The New York State Children’s Issues Task Force: A Model for Response and Success
By Barbara Andrews, ACF Region II
Children have been described as society’s most precious resource, yet in a disaster, the needs of children are often overlooked, obscured by the overwhelming impact of devastated property and the ravaged landscape.
An integral part of the response to Hurricane Sandy was the recognition that children have unique needs that demand quick, distinct and comprehensive action. Simply put, in a crisis, little people have big needs. The ongoing commitment and collaboration promoted through the formation and work of the New York State Children’s Issues Task Force was a key element in improving the emergency response for children and their families.
Even before Hurricane Sandy hit land, people knew it was going to be a big storm. Fortunately, many government and non-government agencies were thinking and planning before the storm hit land. In the days following the storm, New York state and federal government agencies collected information to better gauge the extent of damage and available resources.
The state had multiple partners who were trying to figure out how government and non-government entities could come together to support children and families. ACF's New York Regional Administrator Joyce A. Thomas and Regional Child Care Manager Barbara Carlson contacted New York State Office of Children and Family Services Commissioner Gladys Carrión and Deputy Commissioner Janice M. Molnar about establishing an integrated Children’s Task Force with state, federal and local government and nonprofit organizations.
Leadership identified key partners and the first meeting was held via conference call on Nov. 16, 2012, just two and a half weeks after the storm. Task force leaders knew it was important to come together quickly and stay focused. The group recognized that it needed to identify and act on what could be done immediately, then shift its attention to other, less pressing and longer term issues.
The task force was a success. Working independently, together and tirelessly in between meetings, members were able to provide a comprehensive picture of the condition of child care services throughout the affected area. The group got a handle on what was happening and what was needed in the immediate and long-term. Federal Emergency Management Agency representatives provided periodic updates about activities and resources. There were concrete results. Products were produced including a resource guide and domestic violence providers in 160 locations were connected to training. Child care resource and referral agencies assessed local conditions and connected providers with funding sources and training. Through a subcommittee, children’s mental health issues were pursued; Head Start programs and child care providers were assisted in their preparations to receive federal and state funding.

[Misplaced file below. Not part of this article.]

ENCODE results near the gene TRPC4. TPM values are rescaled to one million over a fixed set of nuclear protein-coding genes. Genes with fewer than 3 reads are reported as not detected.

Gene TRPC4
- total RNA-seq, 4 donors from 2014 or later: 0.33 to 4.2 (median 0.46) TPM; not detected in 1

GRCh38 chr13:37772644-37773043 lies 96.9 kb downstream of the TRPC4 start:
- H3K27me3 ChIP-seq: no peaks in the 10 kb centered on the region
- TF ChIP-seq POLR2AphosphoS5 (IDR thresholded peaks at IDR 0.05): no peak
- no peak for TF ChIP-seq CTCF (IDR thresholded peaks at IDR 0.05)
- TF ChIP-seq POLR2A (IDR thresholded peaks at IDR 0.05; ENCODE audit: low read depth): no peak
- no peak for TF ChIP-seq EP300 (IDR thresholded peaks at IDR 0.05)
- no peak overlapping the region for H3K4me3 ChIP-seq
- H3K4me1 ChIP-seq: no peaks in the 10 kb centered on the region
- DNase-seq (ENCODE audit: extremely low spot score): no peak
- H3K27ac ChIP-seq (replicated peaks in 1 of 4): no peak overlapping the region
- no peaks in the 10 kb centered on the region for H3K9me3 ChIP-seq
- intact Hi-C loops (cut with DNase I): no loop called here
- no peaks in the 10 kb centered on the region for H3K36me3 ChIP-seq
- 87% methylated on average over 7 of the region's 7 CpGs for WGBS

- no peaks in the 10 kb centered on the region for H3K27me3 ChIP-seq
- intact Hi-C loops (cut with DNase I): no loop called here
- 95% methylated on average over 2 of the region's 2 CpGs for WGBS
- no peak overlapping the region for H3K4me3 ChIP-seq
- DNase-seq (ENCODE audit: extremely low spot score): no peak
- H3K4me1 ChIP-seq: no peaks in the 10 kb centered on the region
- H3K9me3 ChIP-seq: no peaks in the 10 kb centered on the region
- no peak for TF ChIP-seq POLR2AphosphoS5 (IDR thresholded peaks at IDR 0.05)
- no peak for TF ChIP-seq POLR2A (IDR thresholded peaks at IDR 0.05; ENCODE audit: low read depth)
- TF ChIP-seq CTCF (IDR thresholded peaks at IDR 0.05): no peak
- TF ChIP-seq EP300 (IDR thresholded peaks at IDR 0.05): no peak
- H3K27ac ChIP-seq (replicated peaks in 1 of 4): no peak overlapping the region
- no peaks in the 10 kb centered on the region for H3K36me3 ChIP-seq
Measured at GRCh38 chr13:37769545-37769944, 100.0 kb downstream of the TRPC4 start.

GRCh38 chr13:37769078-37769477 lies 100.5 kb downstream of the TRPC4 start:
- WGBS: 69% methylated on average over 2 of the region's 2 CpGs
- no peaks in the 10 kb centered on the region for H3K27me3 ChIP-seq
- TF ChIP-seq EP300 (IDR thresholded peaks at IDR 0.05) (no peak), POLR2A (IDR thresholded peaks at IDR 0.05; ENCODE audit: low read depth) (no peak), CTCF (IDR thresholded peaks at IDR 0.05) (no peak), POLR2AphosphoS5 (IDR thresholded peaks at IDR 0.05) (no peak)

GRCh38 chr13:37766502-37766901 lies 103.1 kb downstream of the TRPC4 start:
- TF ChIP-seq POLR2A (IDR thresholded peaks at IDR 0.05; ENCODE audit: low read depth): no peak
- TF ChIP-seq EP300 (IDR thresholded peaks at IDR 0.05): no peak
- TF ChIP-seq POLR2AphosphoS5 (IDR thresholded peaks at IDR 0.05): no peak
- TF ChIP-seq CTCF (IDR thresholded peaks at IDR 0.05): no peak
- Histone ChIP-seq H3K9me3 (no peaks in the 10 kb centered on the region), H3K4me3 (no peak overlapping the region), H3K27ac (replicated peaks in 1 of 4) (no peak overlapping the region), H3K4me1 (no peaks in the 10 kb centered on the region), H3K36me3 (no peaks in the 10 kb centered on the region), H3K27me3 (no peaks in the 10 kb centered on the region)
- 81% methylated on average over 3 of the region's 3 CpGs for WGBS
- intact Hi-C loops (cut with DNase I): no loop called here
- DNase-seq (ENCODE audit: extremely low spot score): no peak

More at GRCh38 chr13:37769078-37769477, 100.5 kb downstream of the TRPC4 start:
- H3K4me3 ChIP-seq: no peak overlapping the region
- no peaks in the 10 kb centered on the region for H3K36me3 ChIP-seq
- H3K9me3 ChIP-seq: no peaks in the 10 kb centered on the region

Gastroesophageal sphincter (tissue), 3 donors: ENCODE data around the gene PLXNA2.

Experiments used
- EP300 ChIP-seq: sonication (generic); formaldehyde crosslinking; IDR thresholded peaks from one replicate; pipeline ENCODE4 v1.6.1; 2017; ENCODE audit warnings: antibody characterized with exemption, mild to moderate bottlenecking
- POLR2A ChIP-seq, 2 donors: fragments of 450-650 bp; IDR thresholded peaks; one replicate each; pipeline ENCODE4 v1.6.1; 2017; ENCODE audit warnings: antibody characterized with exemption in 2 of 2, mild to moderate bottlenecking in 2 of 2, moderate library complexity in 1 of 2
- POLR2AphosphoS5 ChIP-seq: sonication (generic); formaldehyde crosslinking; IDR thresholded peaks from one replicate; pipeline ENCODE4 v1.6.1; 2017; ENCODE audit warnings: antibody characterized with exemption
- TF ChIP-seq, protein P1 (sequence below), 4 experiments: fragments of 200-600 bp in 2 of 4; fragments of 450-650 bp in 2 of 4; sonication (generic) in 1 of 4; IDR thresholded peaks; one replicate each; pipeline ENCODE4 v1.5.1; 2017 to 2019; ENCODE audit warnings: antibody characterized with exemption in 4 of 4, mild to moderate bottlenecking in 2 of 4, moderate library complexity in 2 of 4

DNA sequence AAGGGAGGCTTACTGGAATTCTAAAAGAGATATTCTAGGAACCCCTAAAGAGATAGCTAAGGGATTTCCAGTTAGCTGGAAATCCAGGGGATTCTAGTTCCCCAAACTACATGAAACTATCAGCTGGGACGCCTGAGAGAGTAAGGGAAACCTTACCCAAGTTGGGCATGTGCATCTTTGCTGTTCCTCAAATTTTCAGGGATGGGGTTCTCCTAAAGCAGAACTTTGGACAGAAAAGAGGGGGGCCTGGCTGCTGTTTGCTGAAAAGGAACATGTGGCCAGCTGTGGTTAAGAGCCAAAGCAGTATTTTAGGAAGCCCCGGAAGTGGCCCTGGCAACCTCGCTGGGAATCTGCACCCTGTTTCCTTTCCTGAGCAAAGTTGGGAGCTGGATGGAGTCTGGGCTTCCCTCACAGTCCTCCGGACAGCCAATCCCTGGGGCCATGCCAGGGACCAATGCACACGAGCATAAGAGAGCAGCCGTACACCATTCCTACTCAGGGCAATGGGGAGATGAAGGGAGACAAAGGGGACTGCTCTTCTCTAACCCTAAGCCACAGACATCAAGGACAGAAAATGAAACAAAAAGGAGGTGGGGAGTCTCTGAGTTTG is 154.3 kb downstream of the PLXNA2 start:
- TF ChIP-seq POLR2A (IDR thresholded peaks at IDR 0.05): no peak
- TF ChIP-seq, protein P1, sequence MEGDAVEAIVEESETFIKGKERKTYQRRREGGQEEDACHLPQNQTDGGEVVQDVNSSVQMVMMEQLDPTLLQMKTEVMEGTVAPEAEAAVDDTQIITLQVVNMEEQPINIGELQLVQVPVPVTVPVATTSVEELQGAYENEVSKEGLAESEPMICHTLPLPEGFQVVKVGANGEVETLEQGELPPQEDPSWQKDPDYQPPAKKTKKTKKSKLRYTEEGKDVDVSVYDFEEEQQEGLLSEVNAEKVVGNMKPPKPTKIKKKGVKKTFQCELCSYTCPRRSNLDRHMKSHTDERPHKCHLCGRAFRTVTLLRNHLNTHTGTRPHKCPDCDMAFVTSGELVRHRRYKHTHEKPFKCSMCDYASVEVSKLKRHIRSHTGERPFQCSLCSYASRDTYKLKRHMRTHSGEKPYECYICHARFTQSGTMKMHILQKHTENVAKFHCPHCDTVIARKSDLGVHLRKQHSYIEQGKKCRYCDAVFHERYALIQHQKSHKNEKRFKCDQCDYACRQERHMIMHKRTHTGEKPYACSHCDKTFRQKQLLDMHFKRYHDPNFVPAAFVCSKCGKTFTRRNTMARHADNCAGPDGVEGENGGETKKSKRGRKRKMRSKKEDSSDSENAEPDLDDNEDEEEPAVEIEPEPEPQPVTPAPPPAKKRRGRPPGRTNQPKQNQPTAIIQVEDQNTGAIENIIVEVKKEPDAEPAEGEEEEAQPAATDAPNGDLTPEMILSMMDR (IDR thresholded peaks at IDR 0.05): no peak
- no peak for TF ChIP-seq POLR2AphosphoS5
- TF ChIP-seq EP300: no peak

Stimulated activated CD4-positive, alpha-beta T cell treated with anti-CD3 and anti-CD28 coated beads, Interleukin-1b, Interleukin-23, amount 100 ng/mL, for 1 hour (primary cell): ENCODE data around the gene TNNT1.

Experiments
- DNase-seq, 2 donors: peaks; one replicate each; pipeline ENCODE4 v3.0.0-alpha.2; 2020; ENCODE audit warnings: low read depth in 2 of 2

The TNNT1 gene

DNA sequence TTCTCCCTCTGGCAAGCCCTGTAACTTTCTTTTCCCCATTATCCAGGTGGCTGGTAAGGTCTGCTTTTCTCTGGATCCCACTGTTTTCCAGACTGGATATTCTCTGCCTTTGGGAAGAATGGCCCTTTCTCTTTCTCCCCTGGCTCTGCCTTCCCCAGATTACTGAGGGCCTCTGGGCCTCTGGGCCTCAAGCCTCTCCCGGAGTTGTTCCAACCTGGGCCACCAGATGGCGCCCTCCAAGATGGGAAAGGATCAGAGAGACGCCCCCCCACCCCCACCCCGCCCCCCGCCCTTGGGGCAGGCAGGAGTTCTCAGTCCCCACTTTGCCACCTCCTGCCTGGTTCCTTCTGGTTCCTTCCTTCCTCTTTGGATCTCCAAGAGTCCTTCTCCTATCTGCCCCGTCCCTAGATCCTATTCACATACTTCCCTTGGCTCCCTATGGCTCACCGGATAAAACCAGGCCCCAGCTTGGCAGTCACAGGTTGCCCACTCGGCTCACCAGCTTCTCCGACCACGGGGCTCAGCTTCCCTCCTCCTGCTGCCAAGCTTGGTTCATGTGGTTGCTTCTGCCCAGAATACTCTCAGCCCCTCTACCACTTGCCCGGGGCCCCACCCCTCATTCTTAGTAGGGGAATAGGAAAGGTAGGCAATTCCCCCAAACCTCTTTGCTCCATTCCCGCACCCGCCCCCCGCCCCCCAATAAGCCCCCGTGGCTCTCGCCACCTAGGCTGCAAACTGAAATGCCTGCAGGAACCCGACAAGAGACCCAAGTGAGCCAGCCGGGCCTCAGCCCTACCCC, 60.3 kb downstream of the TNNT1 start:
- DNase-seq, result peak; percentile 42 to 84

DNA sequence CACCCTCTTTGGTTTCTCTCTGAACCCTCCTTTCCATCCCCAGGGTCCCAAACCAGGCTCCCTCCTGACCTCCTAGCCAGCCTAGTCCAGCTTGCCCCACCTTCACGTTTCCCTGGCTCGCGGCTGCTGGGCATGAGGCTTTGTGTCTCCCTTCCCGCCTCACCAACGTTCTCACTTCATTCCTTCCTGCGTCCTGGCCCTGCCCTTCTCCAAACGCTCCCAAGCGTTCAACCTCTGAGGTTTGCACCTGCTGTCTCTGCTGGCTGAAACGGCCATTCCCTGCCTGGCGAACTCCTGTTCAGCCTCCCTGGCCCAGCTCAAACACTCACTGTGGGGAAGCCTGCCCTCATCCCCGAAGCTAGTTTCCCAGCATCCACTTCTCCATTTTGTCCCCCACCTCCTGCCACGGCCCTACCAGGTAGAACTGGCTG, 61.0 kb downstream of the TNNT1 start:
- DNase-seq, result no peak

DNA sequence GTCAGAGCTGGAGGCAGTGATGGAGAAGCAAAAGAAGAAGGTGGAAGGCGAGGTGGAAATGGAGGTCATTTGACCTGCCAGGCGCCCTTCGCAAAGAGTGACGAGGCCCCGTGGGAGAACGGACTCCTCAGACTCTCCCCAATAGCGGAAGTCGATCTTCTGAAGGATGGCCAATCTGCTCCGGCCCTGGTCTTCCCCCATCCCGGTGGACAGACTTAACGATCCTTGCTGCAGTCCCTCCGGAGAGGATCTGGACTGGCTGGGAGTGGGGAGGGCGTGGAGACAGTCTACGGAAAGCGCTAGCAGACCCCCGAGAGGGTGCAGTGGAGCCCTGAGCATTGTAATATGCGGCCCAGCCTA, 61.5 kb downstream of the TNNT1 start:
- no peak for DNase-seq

When the task force had its first in-person meeting in February 2014 to discuss lessons learned, it was clear that the 40 members attending in person or by phone were impressed by the group’s process, its commitment and collaborative spirit, as well as the information shared and gained.
Significantly, the goal to keep children and their families in the forefront of the recovery was sustained. Seasoned emergency professionals characterized it as one of the most successful task forces that have been formed. At the February 2014 meeting, Molnar was recognized for her ongoing and pivotal role in the success of the New York State Children’s Issues Task Force. Representatives of ACF’s Office of Human Services Emergency Preparedness and Response, led by Capt. Mary Riley (U.S. Public Health Service Commissioned Corps) participated in task force meetings and facilitated the February meeting.
The knowledge gained and the model created by the New York State Children’s Issues Task Force served New Yorkers well in the aftermath of Hurricane Sandy. Working together and sustaining their commitment and focus, the task force was able to better identify and respond to the needs of children and their families. Moreover, the task force has given the nation a legacy of how to improve our planning and reaction to the next crisis.